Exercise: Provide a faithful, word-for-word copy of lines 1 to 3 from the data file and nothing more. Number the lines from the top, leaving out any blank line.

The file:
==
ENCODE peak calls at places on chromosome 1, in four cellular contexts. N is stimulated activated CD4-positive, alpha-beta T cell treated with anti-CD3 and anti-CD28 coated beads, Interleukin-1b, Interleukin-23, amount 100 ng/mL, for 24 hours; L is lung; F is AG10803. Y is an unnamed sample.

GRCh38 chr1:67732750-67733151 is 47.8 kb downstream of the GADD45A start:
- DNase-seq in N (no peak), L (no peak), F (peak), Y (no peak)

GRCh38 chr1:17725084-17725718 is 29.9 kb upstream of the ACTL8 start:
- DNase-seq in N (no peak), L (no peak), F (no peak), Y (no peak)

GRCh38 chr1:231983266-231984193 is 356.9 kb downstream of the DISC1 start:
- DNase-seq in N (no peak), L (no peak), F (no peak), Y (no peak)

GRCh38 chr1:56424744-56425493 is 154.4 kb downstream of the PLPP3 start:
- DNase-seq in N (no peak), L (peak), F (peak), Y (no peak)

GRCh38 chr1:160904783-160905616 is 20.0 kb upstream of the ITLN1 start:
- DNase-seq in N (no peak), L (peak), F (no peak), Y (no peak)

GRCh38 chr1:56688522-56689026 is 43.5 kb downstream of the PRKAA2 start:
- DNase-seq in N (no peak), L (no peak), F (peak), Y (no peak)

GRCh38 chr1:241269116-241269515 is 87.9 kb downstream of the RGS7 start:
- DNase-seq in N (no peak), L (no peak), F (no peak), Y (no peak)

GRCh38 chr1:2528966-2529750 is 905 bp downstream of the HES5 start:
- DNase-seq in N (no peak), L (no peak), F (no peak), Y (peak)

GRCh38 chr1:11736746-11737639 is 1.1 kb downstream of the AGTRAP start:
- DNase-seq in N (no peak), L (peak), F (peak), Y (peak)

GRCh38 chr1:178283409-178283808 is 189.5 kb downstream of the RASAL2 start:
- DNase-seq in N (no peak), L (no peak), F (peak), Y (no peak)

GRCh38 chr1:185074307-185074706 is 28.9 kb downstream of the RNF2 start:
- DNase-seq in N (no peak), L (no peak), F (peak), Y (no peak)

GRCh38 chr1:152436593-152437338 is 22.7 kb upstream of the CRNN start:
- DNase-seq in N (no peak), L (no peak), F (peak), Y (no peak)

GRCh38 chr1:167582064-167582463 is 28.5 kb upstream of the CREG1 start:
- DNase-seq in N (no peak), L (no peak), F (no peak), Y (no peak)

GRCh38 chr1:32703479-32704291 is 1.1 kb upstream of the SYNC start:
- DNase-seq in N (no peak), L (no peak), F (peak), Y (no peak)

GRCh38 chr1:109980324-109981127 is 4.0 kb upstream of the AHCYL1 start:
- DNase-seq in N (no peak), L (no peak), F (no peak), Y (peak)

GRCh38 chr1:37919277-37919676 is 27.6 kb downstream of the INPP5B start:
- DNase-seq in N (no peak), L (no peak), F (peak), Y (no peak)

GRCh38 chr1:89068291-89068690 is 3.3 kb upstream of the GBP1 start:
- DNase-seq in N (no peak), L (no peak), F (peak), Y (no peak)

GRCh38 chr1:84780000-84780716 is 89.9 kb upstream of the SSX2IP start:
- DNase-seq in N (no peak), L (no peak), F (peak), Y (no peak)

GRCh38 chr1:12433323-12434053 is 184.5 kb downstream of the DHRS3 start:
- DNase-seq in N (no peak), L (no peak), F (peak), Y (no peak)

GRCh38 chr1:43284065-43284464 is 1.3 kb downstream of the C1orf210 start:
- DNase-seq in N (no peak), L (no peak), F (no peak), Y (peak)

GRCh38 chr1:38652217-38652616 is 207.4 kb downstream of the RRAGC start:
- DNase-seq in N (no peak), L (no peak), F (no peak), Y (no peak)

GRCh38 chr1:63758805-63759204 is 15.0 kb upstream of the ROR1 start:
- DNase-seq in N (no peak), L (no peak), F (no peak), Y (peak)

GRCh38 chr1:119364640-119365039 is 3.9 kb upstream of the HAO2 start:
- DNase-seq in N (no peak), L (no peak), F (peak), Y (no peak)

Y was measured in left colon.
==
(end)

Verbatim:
ENCODE peak calls at places on chromosome 1, in four cellular contexts. N is stimulated activated CD4-positive, alpha-beta T cell treated with anti-CD3 and anti-CD28 coated beads, Interleukin-1b, Interleukin-23, amount 100 ng/mL, for 24 hours; L is lung; F is AG10803. Y is an unnamed sample.

GRCh38 chr1:67732750-67733151 is 47.8 kb downstream of the GADD45A start:
- DNase-seq in N (no peak), L (no peak), F (peak), Y (no peak)